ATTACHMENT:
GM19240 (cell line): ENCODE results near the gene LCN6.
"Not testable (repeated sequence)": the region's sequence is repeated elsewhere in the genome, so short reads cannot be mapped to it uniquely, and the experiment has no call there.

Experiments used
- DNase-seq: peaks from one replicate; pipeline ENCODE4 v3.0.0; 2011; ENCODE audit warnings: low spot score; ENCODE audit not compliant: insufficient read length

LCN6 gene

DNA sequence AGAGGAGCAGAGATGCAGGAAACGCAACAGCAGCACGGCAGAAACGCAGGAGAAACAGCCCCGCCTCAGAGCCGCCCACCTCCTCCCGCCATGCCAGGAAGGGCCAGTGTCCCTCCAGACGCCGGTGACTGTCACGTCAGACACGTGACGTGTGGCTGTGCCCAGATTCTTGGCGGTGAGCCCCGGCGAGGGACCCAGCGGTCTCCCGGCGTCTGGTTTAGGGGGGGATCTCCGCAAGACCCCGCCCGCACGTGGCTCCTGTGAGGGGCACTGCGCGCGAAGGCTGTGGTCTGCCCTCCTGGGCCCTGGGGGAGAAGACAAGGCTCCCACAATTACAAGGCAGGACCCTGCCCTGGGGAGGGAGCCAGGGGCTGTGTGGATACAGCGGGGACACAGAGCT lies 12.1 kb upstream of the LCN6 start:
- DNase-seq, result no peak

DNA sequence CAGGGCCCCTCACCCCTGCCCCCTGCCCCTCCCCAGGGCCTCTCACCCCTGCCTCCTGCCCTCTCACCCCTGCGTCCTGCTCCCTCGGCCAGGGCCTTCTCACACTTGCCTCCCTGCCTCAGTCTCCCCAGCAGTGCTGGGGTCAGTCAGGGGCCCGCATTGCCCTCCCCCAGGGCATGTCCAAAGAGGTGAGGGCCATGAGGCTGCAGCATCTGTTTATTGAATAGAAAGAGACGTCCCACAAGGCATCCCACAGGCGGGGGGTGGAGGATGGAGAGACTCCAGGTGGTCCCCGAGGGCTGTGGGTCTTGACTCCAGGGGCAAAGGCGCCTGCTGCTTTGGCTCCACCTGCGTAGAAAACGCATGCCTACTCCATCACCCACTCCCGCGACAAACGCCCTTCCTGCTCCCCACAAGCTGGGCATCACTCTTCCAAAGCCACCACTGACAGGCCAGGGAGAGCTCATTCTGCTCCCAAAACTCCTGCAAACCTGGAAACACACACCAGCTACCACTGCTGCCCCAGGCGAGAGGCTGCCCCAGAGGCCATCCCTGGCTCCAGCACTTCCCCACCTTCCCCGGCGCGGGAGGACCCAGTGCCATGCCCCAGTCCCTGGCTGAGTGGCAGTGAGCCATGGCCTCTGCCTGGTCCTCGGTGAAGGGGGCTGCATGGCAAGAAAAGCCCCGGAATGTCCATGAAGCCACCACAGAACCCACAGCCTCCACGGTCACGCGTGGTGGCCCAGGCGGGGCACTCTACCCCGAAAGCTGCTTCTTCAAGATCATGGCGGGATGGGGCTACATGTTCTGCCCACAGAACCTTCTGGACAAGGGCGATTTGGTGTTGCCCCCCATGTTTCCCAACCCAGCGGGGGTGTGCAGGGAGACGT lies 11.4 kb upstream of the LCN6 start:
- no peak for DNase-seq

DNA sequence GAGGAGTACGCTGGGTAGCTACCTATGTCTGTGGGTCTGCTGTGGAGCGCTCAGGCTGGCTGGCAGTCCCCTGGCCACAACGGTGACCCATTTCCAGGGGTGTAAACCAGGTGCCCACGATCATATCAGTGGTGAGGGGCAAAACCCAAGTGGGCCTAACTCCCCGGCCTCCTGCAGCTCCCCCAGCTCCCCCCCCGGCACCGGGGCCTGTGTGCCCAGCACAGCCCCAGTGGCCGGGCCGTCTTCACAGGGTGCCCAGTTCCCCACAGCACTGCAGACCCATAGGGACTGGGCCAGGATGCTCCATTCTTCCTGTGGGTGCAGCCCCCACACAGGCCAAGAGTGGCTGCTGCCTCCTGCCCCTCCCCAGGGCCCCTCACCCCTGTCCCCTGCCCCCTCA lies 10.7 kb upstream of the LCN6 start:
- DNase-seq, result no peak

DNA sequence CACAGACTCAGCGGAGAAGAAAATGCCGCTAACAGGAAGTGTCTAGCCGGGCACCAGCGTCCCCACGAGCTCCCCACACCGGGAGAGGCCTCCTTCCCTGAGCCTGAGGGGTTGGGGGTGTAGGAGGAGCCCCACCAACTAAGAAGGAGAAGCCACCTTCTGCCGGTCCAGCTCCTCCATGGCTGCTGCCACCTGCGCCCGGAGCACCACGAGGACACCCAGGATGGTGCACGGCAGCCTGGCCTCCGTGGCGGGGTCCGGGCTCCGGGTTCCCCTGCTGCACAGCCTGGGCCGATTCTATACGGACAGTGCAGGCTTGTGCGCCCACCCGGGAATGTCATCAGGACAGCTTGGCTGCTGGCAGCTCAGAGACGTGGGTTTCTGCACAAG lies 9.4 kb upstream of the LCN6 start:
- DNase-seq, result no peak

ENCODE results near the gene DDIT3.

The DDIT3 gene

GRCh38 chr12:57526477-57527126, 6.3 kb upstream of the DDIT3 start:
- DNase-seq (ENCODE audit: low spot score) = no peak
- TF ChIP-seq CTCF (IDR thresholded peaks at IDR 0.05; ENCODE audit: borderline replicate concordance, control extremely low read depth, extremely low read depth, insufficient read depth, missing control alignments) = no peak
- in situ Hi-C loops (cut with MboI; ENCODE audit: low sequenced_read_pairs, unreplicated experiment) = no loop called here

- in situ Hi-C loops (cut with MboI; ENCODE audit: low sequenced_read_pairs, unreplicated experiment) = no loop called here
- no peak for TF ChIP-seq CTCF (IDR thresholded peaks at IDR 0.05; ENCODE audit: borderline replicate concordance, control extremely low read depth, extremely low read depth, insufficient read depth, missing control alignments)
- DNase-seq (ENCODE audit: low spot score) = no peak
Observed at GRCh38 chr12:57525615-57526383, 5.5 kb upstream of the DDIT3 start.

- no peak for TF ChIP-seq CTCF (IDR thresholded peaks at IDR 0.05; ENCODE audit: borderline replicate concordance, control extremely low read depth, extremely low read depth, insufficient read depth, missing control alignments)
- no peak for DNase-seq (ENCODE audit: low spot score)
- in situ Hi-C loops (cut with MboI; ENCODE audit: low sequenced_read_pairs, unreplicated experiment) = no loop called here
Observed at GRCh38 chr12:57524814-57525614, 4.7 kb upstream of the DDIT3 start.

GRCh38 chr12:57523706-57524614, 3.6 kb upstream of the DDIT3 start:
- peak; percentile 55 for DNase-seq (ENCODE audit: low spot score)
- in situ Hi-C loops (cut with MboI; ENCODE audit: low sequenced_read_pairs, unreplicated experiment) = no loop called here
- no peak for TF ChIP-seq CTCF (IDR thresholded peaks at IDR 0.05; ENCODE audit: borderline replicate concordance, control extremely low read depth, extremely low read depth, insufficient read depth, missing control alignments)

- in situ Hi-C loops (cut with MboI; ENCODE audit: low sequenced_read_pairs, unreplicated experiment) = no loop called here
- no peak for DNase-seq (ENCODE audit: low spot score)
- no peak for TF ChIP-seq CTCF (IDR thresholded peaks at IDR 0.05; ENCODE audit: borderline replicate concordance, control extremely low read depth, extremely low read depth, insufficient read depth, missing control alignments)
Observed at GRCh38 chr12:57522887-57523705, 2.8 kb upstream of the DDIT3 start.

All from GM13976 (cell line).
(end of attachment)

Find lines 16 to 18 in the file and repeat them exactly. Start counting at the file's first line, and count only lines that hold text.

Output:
GRCh38 chr12:57526477-57527126, 6.3 kb upstream of the DDIT3 start:
- DNase-seq (ENCODE audit: low spot score) = no peak
- TF ChIP-seq CTCF (IDR thresholded peaks at IDR 0.05; ENCODE audit: borderline replicate concordance, control extremely low read depth, extremely low read depth, insufficient read depth, missing control alignments) = no peak